QUEER VOICES
10/29/2016 10:47 am ET Updated Oct 31, 2016

Mary Steenburgen On Queer Equality And Her Friendship With Hillary Clinton

"You can’t really sit on the fence.”
Steenburgen recalled imagining Clinton as president over 30 years ago – and dismissing the thought, seeing it as imposs
Robin Marchant via Getty Images
Steenburgen recalled imagining Clinton as president over 30 years ago – and dismissing the thought, seeing it as impossibility.

Academy Award-winning actress Mary Steenburgen, who stars in Will Forte’s hit post-apocalyptic comedy series “The Last Man on Earth” on Fox, sounded off on her commitment to LGBTQ rights and her decades-long friendship with Hillary Clinton in a recent interview with me on SiriusXM Progress.

Steenburgen, who was born and raised in Arkansas, and her husband, actor Ted Danson, have been long-time supporters of marriage equality. And she spoke out in 2015 when Arkansas passed an anti-LGBTQ “religious liberty” bill which legislators were forced to soften after national outrage.

“It was shocking that it had to be spoken of, that in this time it still came up,” she said. “But it’s fear ― people are afraid of what they don’t know. It was just something that felt like an egregious abuse of civil rights. I felt like I couldn’t be silent about it. I love my state. I love the people of my state. My state has always had its battles for civil rights...Growing up someplace like that, you either become committed toward bigotry or against it. You can’t really sit on the fence.”

Steenburgen also weighed in on North Carolina’s anti-LGBTQ law, HB2, with its draconian provision that dictates which bathroom transgender people use, and she discussed a transgender family member, who has helped to educate her.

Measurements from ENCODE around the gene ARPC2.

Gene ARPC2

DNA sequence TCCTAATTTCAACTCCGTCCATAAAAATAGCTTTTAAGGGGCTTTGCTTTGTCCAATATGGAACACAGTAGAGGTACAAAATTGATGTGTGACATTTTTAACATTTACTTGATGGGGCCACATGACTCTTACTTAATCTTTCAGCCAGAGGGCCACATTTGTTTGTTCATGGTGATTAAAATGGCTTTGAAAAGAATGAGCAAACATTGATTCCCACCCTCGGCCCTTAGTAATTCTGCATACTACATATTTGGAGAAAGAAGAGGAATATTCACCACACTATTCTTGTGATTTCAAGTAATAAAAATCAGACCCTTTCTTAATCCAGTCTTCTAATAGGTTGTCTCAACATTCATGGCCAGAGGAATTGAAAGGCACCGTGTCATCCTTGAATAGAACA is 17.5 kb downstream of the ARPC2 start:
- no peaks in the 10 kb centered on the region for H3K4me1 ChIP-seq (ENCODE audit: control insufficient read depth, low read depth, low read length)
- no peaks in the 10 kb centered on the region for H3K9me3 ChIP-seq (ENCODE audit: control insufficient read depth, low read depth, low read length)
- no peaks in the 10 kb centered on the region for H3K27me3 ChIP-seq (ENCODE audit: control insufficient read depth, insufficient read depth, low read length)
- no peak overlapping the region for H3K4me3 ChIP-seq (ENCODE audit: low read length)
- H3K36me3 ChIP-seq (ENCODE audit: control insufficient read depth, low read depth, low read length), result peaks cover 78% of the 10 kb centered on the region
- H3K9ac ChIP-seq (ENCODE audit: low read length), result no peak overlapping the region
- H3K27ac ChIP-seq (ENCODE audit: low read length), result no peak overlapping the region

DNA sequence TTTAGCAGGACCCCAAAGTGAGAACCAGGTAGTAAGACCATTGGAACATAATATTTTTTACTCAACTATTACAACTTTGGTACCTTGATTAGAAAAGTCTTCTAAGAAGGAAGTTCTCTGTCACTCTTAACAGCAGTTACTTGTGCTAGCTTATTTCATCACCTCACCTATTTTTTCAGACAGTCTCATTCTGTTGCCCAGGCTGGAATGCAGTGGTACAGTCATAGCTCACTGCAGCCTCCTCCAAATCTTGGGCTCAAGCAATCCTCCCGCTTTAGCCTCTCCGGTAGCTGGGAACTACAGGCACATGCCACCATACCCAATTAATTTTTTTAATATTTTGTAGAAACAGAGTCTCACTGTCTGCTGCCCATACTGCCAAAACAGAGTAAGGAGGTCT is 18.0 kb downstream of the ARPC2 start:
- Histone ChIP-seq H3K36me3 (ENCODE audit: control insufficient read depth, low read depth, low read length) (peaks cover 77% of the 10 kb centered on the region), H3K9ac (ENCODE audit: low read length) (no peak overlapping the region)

“It’s not just in the South,” she explained, “because I have a transgender relative, and so I know that he’s experienced these kinds of things [discrimination] in lots of places. We sometimes ask him questions we wouldn’t dare ask anyone else about what it feels like, or which pronouns to use, or things like that, and he’s very patient about it… It does take speaking out and standing up for them ― and them articulating, beautifully in many cases, their own feelings about it. It’s going to be okay, but this is what we go through when we change.”

Steenburgen also discussed Hillary Clinton, whom she’s counted as a dear friend since the former Secretary of State’s years as first lady of Arkansas. Steenburgen and Danson campaigned for Clinton in her first presidential run in 2008, and did so this year as well. Steenburgen recalled imagining Clinton as president over 30 years ago – and dismissing the thought, seeing it as impossibility.

“I remember having the thought one time,” she said. “I remember where I was sitting. It was on the kitchen counter, having chocolate chip cookies in the governor’s mansion. And she was first lady. And I remember thinking, ‘Wow, what if you could be president someday?’ I remember thinking, ‘Mary, it’s not going to happen in your lifetime.’ I remember looking at her and having that thought. It felt impossibly too high a mountain to climb. And I do tell kids that now, because for many young women, she’s at least been there so long that they’ve had that possibility. But for many of us of my generation, it just felt like a weird, far away dream.”

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